BOOK OF CHRISTMAS - online book

The Customs, Ceremonies, Traditions, Superstitions, Fun, Feeling,
And Festivities Of The Christmas Season.

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32                            THE BOOK OF CHRISTMAS.
tions which we are called upon to make. The purpose of the present chapter is rather to insist generally, and by some of its more striking features, upon the high and lengthened festivity with which this portion of the year was so long and so universally welcomed ; and to seek some explanation of the causes to which the diminution of that spirit, and the almost total neglect of its ancient forms, are to be ascribed.
As early as the twelfth century, we have accounts of the spec­tacles and pageants by which Christmas was welcomed at the court of the then monarch, Henry II.,—and, from this period, the wardrobe rolls, and other Household-Books of the English kings, furnish contirfual evidences of the costly preparations made for the festival. Many extracts from these books have been made by Mr. Sandys and others ; from which it appeal's, that the mirth of the celebration, and the lavish profusion expended upon it, were on the increase from year to year,—excepting during that dis­tracted period of England's history when these, like all other gracious arrangements and social relations, were disturbed by the unholy contests between the houses of the rival roses. There is, however, a beautiful example of the sacred influence of this high festival mentioned by Turner, in his History of England ; and showing that its hallowed presence had power, even in those war­like days, to silence even the voice of war,—of all war save that most impious of (what are almost always impious) wars, civil war. During the siege of Orleans, in 1428, he says, "the solemnities and festivities of Christmas gave a short interval of repose. The English lords requested of the French commanders, that they might have a night of minstrelsy, with trumpets and clarions. This was granted, and the horrors of war were suspended by melodies, that were felt to be delightful."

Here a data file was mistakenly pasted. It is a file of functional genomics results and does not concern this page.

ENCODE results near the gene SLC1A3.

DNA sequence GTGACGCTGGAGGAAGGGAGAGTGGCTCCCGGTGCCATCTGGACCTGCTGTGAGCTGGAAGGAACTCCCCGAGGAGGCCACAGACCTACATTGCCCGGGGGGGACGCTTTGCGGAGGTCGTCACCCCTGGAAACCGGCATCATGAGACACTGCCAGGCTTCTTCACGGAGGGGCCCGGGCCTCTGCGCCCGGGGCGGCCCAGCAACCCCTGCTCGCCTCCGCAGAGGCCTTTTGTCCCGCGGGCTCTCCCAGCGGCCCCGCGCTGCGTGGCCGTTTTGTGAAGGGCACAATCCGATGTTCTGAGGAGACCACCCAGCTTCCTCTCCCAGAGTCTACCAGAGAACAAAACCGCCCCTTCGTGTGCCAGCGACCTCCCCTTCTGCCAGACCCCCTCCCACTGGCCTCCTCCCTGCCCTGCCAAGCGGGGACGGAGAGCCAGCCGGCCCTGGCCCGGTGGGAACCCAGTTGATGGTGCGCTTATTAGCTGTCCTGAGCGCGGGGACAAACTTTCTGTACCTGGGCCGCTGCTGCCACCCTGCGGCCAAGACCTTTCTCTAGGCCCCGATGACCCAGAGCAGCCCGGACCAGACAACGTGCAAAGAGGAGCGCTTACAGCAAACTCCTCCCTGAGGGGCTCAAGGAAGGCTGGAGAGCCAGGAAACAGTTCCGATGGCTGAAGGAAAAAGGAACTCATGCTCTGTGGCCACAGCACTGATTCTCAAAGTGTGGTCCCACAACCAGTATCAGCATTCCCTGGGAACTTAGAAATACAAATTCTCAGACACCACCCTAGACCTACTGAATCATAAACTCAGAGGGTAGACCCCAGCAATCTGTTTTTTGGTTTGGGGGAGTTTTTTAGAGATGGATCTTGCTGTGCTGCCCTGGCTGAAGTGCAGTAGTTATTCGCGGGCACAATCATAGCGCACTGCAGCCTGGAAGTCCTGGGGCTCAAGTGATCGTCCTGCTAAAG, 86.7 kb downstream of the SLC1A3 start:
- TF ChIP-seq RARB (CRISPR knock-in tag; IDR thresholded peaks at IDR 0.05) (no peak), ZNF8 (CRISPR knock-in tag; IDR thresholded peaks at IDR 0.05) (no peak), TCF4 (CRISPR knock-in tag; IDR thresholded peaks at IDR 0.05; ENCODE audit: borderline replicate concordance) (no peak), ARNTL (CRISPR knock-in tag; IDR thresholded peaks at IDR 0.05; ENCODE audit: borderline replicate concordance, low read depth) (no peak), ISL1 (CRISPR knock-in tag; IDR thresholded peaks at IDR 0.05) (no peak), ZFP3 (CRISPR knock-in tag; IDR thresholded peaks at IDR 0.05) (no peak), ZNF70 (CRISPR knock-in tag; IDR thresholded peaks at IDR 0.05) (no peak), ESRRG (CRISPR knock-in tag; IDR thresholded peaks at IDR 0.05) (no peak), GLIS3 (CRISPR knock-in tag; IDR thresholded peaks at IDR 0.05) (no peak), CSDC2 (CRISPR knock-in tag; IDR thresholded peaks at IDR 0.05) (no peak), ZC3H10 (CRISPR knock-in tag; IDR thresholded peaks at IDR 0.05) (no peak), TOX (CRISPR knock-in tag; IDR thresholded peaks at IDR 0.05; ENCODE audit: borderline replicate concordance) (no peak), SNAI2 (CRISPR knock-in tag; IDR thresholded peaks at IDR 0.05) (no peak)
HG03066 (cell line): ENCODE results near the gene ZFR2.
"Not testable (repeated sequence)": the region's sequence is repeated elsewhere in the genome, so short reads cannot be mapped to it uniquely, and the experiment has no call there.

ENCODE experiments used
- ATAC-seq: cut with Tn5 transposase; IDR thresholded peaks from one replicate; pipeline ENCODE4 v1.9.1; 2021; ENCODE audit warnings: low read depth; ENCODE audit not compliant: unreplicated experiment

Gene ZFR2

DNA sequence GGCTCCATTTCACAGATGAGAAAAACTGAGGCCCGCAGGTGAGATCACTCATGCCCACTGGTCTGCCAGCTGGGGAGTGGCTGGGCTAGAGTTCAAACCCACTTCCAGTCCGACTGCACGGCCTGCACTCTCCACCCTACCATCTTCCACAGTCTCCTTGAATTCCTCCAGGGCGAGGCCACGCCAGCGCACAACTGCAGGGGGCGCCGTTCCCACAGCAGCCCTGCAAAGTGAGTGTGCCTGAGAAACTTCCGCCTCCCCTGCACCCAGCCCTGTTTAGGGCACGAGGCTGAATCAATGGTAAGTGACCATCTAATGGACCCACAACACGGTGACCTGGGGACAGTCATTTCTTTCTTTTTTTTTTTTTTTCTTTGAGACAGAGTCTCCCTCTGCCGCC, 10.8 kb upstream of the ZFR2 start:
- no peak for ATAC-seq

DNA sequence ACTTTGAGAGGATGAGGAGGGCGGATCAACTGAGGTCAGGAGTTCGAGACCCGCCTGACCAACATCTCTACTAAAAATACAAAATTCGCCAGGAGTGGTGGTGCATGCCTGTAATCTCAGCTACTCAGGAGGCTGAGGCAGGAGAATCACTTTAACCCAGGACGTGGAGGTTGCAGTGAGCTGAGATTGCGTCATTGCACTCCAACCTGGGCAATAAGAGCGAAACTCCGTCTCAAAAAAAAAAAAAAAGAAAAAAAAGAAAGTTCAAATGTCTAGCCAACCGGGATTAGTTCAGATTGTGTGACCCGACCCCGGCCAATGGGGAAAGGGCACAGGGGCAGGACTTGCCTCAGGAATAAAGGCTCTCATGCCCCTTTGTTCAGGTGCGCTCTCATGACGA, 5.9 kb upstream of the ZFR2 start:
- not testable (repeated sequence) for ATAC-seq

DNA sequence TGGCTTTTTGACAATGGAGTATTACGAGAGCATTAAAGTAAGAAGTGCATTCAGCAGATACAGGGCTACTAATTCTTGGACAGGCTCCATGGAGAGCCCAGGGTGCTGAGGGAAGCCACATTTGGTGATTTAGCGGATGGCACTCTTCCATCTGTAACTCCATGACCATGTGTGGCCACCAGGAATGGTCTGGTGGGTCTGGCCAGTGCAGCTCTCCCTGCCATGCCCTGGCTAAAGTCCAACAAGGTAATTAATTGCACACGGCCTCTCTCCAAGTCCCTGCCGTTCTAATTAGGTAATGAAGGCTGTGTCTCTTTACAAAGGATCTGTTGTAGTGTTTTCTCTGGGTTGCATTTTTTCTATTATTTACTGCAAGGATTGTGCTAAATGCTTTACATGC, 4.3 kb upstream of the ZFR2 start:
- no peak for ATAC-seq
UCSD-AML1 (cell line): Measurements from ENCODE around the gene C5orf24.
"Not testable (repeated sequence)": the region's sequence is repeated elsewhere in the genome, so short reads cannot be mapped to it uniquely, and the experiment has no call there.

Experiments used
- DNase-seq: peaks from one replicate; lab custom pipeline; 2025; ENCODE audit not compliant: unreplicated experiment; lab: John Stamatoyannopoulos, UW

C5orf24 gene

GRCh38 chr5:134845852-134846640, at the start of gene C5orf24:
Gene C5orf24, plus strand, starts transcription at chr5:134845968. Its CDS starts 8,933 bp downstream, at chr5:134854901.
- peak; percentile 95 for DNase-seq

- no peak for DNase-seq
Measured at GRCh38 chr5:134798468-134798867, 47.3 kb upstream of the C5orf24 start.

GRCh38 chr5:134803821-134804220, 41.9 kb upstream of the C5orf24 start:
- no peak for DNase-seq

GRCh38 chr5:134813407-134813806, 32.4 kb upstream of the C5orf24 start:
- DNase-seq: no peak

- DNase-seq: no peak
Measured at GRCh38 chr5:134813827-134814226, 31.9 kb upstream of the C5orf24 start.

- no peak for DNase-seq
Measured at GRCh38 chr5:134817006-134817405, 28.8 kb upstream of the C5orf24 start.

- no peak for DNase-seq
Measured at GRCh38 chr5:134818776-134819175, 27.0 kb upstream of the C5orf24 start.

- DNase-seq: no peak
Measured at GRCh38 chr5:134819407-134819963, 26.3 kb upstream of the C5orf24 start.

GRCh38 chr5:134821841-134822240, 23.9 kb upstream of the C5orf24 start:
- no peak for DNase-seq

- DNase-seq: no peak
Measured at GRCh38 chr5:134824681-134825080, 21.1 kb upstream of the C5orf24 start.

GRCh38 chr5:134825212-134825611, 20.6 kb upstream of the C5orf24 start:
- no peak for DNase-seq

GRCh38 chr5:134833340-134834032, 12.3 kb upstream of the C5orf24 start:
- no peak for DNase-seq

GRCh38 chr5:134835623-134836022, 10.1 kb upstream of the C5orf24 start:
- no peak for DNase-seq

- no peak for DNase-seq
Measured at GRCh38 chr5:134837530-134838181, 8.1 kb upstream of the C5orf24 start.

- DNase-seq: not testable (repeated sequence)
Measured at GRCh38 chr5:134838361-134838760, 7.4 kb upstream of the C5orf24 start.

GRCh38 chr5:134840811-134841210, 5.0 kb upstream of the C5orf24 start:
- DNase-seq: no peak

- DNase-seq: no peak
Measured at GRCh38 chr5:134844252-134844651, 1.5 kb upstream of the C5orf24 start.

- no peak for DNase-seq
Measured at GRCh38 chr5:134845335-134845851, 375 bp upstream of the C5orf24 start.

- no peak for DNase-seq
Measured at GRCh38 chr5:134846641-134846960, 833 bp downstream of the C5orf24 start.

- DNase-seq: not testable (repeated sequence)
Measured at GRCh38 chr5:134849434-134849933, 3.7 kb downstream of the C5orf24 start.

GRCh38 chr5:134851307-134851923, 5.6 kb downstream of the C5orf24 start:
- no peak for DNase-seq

In the peaceful reign of Henry VII., the nation, on emerging from that long and unnatural struggle, appears to have occupied itself,—as did the wise monarch,—in restoring, as far as was pos­sible, and by all means, its disrupted ties, and re-baptizing i*s apostate feelings;—and during this period, the festival of Christ­mas was restored with revived splendor, and observed with renewed zeal. The Household-book of that sovereign, preserved in the chapter-house, at Westminster, contains numerous items
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